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Want to play sports? Spend some time with a book first

By Daniella Segura, The Beach Reporter | Read it on Hermosa Beach Reporter
Tuesday, August 3, 2017
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When Derek Locklear started the nonprofit, Let’s Give Them a Shot, 13 years ago, he thought he would simply be bringing sports instruction to kids in at-risk areas in Los Angeles who couldn’t afford it.

After a few years, Locklear, better known as Coach Derek in the South Bay, noticed a problem he couldn’t ignore: Many of his athletes were struggling in school because they had trouble reading.

Now, in a new after school program in Watts, students learn different sports, like baseball, soccer, basketball and football. However, the program is focused first and foremost on literacy.

Before being released to the field or court, children must read for 21 minutes with a volunteer or coach.

“Our job at Let’s Give Them a Shot is to pick up the children that have been left behind,” Locklear said. “The solution was reading and I couldn’t ignore that.”

So, Locklear created a branch of Let’s Give Them a Shot called the Alpha Leadership Academy at 112th Elementary in Watts. The program takes the bottom 20 percent of second graders and puts them into an after school program.

“We can teach them how to play sports all day long, and they may be really good at soccer, basketball or baseball, but if they can’t read, it’s all going to be for naught, because they’re not going to be in school anyway,” Locklear said.

“Sports now becomes the carrot. We want them just as excited about reading as playing a game and that’s no easy task. But, we’re getting there,” Locklear said.

Let’s Give Them a Shot is, in part, funded through Locklear’s business, Coach Derek, Inc.

Locklear, originally from North Carolina, started his company in 2002. In less than a year, he went from coaching five kids to 300. He now serves communities from throughout the South Bay and up the coast to Santa Monica.

Two years after starting his business, Locklear wanted to use his company to give back to the community.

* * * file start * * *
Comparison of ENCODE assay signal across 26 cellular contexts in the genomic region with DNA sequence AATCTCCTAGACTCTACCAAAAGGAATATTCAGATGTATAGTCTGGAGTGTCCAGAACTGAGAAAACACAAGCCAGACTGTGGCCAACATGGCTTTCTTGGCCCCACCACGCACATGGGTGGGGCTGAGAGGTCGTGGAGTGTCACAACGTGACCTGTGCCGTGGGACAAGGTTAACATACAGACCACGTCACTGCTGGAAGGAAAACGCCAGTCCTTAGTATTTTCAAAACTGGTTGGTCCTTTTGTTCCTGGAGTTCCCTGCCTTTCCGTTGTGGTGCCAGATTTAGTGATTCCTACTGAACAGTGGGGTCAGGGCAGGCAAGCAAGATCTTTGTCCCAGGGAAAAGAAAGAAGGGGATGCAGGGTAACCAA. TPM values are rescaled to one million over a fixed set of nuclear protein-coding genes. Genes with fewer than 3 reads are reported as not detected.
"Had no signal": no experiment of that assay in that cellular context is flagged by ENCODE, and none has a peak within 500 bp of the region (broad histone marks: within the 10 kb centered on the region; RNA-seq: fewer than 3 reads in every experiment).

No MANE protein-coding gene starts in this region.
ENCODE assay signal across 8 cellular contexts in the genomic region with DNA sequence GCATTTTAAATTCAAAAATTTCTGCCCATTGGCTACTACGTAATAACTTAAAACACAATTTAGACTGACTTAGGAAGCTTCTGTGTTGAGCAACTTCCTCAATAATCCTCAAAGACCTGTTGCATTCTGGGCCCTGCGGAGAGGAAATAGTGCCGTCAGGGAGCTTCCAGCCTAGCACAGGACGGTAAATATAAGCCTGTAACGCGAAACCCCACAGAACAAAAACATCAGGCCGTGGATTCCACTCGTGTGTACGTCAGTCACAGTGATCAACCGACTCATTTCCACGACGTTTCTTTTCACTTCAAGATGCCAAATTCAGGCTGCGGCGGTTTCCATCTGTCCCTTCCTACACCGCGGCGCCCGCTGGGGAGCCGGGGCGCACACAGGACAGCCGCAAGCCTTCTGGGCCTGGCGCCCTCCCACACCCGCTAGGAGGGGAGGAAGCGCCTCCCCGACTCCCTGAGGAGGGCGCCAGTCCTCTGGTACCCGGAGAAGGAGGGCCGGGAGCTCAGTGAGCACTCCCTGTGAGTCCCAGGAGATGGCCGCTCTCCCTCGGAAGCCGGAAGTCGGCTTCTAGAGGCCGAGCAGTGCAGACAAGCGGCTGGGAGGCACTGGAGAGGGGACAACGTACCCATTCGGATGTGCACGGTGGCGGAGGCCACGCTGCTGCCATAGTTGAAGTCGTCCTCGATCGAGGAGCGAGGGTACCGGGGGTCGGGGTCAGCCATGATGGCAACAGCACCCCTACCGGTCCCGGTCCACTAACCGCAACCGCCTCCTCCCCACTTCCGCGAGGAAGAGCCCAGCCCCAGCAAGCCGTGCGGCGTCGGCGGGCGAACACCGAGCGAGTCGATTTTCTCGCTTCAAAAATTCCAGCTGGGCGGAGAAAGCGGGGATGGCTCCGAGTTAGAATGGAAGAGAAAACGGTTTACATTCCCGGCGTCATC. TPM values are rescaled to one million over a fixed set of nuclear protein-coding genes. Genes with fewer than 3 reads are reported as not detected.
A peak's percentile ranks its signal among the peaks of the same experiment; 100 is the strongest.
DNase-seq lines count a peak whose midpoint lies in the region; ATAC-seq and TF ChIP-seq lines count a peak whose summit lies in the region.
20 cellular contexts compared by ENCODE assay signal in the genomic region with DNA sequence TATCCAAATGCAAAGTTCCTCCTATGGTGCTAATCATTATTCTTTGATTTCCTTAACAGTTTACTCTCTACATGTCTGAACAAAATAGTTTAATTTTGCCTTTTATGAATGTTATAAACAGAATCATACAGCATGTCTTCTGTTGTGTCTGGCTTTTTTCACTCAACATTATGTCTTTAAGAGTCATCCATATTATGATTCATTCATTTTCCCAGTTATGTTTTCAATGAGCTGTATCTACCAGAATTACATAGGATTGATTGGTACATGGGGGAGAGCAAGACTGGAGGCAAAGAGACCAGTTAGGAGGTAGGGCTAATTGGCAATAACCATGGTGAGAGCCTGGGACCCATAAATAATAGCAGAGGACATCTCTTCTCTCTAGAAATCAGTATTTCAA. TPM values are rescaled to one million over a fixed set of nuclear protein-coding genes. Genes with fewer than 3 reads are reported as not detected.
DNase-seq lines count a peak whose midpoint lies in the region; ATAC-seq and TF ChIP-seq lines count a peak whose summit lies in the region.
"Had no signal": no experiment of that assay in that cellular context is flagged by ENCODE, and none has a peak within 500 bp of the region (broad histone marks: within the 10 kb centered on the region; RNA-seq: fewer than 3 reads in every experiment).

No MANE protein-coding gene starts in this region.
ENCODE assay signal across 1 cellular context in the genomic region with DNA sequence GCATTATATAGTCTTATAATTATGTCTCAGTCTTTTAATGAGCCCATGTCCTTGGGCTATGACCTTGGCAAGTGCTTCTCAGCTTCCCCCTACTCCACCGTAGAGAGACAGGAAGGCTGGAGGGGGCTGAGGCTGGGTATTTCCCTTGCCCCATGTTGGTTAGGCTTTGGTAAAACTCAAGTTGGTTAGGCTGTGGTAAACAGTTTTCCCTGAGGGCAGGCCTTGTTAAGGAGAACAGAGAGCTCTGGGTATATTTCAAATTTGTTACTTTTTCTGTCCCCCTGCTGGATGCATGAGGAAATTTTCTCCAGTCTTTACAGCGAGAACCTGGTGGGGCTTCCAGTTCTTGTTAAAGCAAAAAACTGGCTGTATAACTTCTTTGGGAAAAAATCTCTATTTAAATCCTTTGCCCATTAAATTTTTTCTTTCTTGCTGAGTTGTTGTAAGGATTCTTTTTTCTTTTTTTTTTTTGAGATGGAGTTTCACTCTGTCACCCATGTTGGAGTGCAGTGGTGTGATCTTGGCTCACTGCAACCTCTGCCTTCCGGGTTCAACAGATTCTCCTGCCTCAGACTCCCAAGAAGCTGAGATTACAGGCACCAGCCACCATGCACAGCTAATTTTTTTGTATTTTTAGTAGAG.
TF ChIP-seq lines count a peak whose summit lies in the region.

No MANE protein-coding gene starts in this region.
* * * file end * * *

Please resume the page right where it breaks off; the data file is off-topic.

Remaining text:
“I had this vision. It wasn’t a dream. It wasn’t a thought. It just literally came to me that someday I was going to be running youth sports programs for children that otherwise couldn’t afford it,” Locklear said.

CDIThrough his company, Locklear met a Manhattan Beach woman who was an administrator at Manhattan Place Elementary in Inglewood. She asked Locklear if he’d be willing to volunteer his time to offer a sports program at the school.

“So every Friday, I started showing up at this school from 8 in the morning to 2:30 in the afternoon,” Locklear explained. “I would run what I thought would be sports classes, but it ended being P.E., because the school didn’t have a physical education program.”

Through his nonprofit, Locklear volunteered himself and provided staff and sports equipment.

His newest venture, Alpha Leadership Academy, where he’s combining reading skills and sports, entered its second year and has about 25 students. The program has new second graders, as well as the initial group who are rising third graders. The program’s goal is to see these elementary schoolers through to college.

“The biggest thing is getting these kids to college and with reading comes that self-confidence. With reading comes that self-esteem. With reading they’re able to open their mind to endless possibilities,” Locklear said.

Locklear also created another program under Let’s Give Them a Shot called the Coaches in Training Program. A select group of teenagers from Watts are paid to coach and mentor a group of young children. Before becoming paid employees, potential coaches are trained during actual Let’s Give Them a Shot sessions.

Locklear said his goal is to help get these high schoolers to college as well, whether that means helping them with their college applications or helping them physically move into their college dorms.

“When we hire these coaches, the younger kids see that ‘Hey, there’s someone from my community and they’re going to college. I can do that too,’” Locklear said.

For Locklear, coaching and helping kids is more than a job.

“I found my passion. I’m very lucky. I know a lot of people trying to find their niche or what they love to do, and I’ve always had it and have been on purpose ever since,” Locklear said.

Contact Daniella Segura at daniella.segura@tbrnews.com, or you can follow her on Twitter @dsegurajourno.

Read it on Hermosa Beach Reporter

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